Session Title

Medieval Representations of Scholarly Labor

Sponsoring Organization(s)

Medieval Studies Program, Yale Univ.

Organizer Name

Rachel A. Wilson; Carson J. Koepke

Organizer Affiliation

Yale Univ.; Yale Univ.

Presider Name

Rachel A. Wilson

Paper Title 1

"Scholars are the Inheritors of the Prophets": Unlearnable Lessons from the Lives of the Scholars

Presenter 1 Name

Sherif Abdelkarim

Presenter 1 Affiliation

Grinnell College

Paper Title 2

Readers as Scholars: Learning and Seeing in French and English Thirteenth- and Early Fourteenth-Century Manuscripts

Presenter 2 Name

Roisin Astell

Presenter 2 Affiliation

Univ. of Kent

Paper Title 3

Hoccleve's Series and the Late Medieval Compilation Narrative

Presenter 3 Name

John Hertz

Presenter 3 Affiliation

Boston Univ.

Start Date

7-5-2020 10:00 AM

Session Location

Schneider 1355

Description

From the Codex Amiatinus’s depiction of Ezra writing in a book to that of Hildegard of Bingen receiving and dictating her supernatural visions in the frontispiece to the Scivias, interest in representing the labors of scholars spanned the length of the Middle Ages. Not only do depictions of scholarly labor such as these, whether visual or textual, shed light onto the material culture and historical practices of medieval scholarship, but they also reveal the ways in which medieval artists and writers sought to convey ideas about the work that they themselves performed and the functions they served in society.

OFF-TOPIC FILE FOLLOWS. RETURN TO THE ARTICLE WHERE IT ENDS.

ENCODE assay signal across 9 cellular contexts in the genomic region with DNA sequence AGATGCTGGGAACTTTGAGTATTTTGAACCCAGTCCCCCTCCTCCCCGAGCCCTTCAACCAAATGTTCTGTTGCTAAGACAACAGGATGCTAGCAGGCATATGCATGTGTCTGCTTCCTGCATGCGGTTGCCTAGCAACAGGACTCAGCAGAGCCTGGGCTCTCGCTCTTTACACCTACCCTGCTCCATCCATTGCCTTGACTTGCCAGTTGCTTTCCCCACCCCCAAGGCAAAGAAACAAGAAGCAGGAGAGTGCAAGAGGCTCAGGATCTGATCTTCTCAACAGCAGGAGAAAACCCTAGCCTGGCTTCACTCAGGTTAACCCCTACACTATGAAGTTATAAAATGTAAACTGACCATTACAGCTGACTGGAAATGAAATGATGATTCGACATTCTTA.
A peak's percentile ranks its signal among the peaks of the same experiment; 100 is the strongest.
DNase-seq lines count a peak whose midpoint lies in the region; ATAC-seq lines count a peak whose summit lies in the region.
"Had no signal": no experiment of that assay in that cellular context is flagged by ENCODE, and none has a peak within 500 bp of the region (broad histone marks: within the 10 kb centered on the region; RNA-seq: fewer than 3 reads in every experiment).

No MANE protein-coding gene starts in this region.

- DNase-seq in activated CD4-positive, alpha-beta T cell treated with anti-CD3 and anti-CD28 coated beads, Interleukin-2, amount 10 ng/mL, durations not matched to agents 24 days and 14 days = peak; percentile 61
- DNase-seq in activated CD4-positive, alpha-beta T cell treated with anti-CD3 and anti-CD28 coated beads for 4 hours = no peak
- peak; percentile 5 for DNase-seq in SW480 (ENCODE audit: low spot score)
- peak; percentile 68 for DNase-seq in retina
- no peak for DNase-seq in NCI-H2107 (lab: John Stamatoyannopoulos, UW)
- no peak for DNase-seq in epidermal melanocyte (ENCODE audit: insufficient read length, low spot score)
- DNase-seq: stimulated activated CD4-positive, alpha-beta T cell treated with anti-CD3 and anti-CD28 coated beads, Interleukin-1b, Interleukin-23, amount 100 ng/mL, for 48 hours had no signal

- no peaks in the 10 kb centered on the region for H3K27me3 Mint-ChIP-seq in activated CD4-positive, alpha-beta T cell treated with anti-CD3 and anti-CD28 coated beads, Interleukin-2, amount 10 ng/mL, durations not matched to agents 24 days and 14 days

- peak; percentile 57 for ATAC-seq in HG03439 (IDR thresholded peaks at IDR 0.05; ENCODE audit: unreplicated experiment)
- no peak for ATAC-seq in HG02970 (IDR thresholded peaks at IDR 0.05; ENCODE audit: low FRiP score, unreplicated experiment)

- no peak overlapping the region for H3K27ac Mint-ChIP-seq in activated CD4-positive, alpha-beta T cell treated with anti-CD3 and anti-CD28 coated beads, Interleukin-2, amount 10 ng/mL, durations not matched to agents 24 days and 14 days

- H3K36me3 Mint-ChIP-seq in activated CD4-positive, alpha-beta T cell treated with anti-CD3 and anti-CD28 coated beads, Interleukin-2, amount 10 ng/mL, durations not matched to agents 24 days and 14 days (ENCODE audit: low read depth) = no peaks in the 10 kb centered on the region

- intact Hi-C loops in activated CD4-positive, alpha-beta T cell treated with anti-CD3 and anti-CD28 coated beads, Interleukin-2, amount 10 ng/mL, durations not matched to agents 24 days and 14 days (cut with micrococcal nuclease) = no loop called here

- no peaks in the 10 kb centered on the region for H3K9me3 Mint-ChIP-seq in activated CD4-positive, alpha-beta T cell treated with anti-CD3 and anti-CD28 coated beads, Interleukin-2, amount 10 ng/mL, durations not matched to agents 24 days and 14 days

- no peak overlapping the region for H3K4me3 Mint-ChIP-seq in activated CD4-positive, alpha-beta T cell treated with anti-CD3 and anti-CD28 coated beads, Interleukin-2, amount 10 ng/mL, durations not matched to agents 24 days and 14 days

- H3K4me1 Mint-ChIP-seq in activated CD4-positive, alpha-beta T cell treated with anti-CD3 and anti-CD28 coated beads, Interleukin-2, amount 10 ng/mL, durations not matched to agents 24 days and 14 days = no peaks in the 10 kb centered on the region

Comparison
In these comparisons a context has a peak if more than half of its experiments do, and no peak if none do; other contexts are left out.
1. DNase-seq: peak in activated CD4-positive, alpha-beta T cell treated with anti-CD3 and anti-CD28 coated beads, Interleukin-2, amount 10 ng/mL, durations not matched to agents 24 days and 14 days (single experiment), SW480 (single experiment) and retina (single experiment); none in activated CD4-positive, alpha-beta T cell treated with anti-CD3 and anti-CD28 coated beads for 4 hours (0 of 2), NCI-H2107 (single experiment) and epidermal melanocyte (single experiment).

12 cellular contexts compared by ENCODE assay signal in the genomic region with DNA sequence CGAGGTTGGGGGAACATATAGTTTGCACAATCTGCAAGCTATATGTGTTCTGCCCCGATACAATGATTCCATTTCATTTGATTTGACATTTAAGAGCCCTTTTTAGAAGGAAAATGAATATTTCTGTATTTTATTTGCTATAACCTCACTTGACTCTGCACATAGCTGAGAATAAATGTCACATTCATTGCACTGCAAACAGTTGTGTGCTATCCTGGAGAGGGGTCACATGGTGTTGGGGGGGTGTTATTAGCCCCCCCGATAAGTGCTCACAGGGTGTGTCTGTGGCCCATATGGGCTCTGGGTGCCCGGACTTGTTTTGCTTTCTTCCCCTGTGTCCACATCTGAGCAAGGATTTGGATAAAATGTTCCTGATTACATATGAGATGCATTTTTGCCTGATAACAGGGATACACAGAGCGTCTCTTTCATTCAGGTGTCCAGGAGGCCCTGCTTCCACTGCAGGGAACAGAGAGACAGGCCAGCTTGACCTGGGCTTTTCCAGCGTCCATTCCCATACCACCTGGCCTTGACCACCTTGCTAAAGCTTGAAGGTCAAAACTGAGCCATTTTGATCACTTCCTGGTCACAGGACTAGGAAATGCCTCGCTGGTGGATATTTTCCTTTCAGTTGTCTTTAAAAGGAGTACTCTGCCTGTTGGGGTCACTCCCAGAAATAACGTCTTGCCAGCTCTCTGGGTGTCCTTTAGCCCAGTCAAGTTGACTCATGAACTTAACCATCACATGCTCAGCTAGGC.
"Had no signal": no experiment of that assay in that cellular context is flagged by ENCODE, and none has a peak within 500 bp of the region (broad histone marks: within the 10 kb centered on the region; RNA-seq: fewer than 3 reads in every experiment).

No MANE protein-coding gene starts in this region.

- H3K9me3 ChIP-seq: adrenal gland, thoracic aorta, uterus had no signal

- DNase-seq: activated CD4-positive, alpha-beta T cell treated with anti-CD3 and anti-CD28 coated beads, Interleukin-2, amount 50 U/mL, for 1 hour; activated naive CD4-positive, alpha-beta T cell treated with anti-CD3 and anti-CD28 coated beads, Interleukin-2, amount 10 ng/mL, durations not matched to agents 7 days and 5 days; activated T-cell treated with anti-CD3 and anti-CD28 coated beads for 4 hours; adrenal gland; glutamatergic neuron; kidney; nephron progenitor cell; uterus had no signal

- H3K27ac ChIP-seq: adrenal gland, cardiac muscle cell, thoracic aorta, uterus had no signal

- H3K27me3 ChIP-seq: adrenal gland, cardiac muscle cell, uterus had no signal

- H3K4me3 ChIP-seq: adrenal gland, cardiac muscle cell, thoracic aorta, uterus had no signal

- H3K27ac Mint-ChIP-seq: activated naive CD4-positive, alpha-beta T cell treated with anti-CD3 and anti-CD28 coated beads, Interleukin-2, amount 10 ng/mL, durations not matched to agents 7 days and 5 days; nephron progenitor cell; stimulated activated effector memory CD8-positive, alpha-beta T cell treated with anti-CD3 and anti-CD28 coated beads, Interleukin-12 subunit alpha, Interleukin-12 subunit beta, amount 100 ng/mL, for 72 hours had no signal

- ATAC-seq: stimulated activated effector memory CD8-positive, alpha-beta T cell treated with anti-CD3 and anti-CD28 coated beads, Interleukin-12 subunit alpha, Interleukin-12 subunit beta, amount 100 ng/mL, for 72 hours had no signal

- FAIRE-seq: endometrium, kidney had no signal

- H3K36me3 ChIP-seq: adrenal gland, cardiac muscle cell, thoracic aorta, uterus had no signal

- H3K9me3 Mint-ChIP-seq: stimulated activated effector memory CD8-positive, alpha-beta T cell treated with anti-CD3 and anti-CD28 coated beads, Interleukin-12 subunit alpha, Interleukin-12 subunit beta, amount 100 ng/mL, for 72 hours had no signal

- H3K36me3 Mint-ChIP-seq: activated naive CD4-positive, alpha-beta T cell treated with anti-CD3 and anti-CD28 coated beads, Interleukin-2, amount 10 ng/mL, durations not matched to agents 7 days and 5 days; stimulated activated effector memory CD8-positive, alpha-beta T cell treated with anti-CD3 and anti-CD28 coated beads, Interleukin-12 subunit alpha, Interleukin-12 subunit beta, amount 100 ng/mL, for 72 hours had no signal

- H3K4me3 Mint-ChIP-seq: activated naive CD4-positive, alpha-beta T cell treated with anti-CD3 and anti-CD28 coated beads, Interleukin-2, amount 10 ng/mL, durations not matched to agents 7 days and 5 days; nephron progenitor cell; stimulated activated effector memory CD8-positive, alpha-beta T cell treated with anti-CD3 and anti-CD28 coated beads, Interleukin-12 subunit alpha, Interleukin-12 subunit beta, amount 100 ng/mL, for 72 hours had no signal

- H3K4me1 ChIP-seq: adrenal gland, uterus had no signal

Carson J. Koepke

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May 7th, 10:00 AM

Medieval Representations of Scholarly Labor

Schneider 1355

From the Codex Amiatinus’s depiction of Ezra writing in a book to that of Hildegard of Bingen receiving and dictating her supernatural visions in the frontispiece to the Scivias, interest in representing the labors of scholars spanned the length of the Middle Ages. Not only do depictions of scholarly labor such as these, whether visual or textual, shed light onto the material culture and historical practices of medieval scholarship, but they also reveal the ways in which medieval artists and writers sought to convey ideas about the work that they themselves performed and the functions they served in society.

Carson J. Koepke